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Discussing Course Selection with Your Academic Advisor

The following is information we often provide to students when discussing how to consider their disabilities in planning their coursework. We are providing it as a reference so that academic advisors can be aware of some of the issues affecting students with disabilities and the issues that may come up during the academic advising process.

Self-disclosing to academic advisor

  • What is important for him/her to know to better help you put together a manageable schedule?
    • More alert at a particular time (i.e. a.m., p.m., midday).
    • Joints/body aches at a particular time (i.e. a.m., midday, p.m.).
    • Difficult topics require more time (i.e. math, foreign language).
    • Need breaks during certain times of the day (i.e. need to eat or take meds, fatigue easily).
  • What factors/variables are important in choosing your classes?
    • Class format (i.e. small group discussion, student presentations, large lecture, interactive, online).
    • Teaching style (i.e. lecture-based, PP presentations with handout, interactive).
    • Exam format (i.e. essay, multiple choice, short answer, oral).
    • Amount of reading.
    • Number of credit hours (may need to take a reduced course load approved by SSD).

Course selection

  • Consider which topics are more difficult for you (i.e. math, science, writing, foreign language).
    • Create a schedule that will allow more time for difficult topics.
    • Take difficult course/s in the summer, through independent study, correspondence or at a community college.
    • Discuss course load options with SSD administrator prior to meeting with academic advisor.
  • How do you handle a lot of reading?
    • Inquire how much reading is required in the courses you will be taking.
    • Get texts early and begin reading ahead.
    • Ask about books on tape/alternative texts (with your SSD administrator).
  • What foreign language experience have you had? Is it required in your major?
    • Identify options (i.e. majors or schools w/o language requirement, alternatives to language courses such as culture courses, study abroad).
    • May need to get creative with accommodations through SSD.

Differences that matter

  • M, W, F classes are approximately 50 minutes long. T, Th classes are approximately 1 1/2 hours long.
    • Consider issue of continuity/practice effects
      • Better if meet more often.
    • Consider the amount of time you can typically pay attention or can remain seated in class.
  • Some classes are larger than others.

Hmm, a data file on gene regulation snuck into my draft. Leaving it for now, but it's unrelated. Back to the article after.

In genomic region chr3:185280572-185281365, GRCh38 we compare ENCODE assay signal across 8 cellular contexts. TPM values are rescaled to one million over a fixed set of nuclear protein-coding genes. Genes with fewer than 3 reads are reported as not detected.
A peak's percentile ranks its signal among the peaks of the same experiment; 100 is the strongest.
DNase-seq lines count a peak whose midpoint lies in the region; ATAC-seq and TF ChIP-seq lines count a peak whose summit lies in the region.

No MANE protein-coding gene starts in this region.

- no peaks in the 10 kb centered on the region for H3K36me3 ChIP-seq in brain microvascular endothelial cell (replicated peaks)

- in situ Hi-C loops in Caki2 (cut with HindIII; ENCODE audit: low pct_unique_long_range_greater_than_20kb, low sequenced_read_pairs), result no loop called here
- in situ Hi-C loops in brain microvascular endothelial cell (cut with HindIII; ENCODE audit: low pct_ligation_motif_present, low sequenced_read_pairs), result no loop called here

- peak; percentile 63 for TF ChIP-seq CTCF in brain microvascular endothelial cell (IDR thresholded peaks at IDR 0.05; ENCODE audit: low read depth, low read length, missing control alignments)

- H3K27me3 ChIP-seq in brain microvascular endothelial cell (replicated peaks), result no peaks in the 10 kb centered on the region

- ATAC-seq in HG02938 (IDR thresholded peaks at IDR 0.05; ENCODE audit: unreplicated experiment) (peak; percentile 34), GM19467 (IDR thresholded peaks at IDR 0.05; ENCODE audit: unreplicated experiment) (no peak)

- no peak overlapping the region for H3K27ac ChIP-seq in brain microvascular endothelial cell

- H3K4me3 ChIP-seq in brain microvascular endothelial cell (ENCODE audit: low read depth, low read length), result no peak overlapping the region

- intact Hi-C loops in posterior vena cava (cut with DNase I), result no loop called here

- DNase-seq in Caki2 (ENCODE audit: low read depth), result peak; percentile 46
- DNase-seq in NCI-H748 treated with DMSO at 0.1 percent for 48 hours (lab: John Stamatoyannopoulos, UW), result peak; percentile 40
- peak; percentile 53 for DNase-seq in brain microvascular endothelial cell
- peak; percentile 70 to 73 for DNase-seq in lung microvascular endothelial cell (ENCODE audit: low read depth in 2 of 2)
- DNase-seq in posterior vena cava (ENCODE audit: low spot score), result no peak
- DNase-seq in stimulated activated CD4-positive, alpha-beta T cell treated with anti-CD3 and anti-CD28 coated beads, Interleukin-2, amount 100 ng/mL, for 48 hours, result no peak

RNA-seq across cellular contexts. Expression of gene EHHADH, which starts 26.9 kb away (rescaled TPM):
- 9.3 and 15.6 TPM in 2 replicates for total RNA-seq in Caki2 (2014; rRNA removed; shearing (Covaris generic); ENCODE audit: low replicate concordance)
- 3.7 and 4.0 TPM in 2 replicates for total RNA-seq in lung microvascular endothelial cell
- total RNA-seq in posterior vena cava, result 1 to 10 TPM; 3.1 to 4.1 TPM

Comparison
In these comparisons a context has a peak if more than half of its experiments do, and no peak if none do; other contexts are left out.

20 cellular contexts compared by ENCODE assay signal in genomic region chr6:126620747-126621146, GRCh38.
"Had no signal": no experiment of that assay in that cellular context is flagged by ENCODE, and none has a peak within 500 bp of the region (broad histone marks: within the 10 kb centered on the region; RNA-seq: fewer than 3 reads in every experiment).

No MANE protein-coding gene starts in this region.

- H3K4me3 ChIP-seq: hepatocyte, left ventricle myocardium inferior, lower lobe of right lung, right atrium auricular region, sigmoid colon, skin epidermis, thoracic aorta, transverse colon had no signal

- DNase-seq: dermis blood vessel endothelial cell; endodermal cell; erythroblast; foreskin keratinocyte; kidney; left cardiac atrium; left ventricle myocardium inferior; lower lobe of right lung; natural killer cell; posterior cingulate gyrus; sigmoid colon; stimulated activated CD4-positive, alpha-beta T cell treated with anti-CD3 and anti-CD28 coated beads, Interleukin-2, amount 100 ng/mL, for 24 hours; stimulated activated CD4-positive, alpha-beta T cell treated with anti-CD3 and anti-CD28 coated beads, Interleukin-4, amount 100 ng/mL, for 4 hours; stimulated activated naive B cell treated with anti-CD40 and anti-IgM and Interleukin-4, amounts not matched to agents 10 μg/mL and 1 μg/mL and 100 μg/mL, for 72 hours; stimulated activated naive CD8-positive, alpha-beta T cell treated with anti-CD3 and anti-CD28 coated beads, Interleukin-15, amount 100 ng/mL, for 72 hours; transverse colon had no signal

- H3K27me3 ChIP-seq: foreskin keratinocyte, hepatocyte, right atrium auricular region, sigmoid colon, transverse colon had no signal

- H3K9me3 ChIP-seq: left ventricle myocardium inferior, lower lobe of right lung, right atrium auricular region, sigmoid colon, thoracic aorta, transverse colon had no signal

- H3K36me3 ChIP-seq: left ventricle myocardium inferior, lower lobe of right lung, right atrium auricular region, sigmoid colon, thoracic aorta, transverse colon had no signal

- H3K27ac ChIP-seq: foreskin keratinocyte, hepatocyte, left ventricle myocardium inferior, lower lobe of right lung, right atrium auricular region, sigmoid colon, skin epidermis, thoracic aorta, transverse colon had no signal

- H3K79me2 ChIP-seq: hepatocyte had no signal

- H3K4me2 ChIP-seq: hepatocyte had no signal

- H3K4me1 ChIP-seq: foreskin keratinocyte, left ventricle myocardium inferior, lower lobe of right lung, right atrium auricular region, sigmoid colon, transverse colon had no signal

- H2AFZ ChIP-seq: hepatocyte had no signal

• Use priority registration to take advantage of smaller courses/sections.
    • Explore whether different courses can be taken for the same requirement.
    • Can course be taken in the summer?
    • Consider accommodation of preferential seating (obtained through SSD).
  • How many hours do you think you want to take?
    • Consider 1 hr. in class = 3 hrs. out of class preparation.
    • Impact on scholarship, financial aid, rehab services (discuss with SSD).
    • Concern of time (years to graduate, cost vs. level of achievement/gpa).
    • Need for reduced course load (approved by SSD)?
  • When are you most alert?
    • Morning, midday, evening?
    • Consider medication side effects.
  • How much time do you need between classes?
    • Amount of time necessary to get to next class (look at the map).
    • Ability to get organized/re-focus before beginning of next class.
    • Extended time on tests may eat into other classes- no more than 2 classes back to back.
    • Time needed to prep for classes.
    • Desired times to relax, eat, sleep, study, take medication, etc.

Course style

  • Attendance policies.
  • Instructor style.
    • How do you learn best (i.e. lecture, participation, read on own)?
  • Test format.x
    • Explain to the academic advisor or consider how you do on different types of tests (i.e. multiple choice, essay, short answer).

Resources when considering courses

  • Slam tables
    • Set up on the Flawn Academic Center (FAC) porch near the end of each semester.
    • UT students may write whatever they wish about any given instructor/course (good and bad).
    • Students review courses/instructors giving insight into workload, lecture style, exam type, attendance policy. Further, grade histories are available.
    • Fee-based service
  • Talk with instructor/department and/or look for syllabus prior to enrolling in a course.

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